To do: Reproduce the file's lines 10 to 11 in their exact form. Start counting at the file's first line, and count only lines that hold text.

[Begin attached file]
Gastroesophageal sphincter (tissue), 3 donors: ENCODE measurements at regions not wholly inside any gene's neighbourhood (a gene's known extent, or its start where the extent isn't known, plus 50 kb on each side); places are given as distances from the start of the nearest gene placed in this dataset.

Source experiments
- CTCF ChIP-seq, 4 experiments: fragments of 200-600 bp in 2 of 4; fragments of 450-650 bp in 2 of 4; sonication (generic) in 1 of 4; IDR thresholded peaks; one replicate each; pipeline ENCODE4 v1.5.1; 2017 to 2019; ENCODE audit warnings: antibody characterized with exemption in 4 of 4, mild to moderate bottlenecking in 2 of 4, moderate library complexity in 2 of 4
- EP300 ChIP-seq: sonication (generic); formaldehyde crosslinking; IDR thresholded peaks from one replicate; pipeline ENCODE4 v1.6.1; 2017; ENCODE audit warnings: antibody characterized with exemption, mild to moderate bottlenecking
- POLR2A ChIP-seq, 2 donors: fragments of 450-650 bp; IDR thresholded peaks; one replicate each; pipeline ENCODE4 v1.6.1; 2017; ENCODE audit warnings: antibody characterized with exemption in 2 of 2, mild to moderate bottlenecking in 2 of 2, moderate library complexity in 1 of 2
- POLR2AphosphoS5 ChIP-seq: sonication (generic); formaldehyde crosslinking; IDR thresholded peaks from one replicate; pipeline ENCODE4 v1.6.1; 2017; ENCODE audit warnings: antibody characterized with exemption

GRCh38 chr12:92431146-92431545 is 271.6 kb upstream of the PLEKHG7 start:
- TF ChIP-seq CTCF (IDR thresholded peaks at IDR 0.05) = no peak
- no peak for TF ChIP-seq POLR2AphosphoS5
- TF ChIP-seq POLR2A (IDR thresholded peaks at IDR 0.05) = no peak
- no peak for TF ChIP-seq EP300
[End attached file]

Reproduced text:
- TF ChIP-seq POLR2A (IDR thresholded peaks at IDR 0.05) = no peak
- no peak for TF ChIP-seq EP300